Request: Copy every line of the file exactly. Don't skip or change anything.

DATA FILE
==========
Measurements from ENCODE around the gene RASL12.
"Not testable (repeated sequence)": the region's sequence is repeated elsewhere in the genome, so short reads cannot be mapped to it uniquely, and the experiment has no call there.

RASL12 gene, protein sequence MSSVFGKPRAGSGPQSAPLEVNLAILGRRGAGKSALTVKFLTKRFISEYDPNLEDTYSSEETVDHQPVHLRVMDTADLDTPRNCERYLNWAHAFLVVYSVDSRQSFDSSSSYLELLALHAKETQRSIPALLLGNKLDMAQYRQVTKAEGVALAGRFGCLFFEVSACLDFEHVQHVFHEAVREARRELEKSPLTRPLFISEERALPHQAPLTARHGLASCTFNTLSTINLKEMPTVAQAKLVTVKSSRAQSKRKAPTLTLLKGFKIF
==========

Measurements from ENCODE around the gene RASL12.
"Not testable (repeated sequence)": the region's sequence is repeated elsewhere in the genome, so short reads cannot be mapped to it uniquely, and the experiment has no call there.

RASL12 gene, protein sequence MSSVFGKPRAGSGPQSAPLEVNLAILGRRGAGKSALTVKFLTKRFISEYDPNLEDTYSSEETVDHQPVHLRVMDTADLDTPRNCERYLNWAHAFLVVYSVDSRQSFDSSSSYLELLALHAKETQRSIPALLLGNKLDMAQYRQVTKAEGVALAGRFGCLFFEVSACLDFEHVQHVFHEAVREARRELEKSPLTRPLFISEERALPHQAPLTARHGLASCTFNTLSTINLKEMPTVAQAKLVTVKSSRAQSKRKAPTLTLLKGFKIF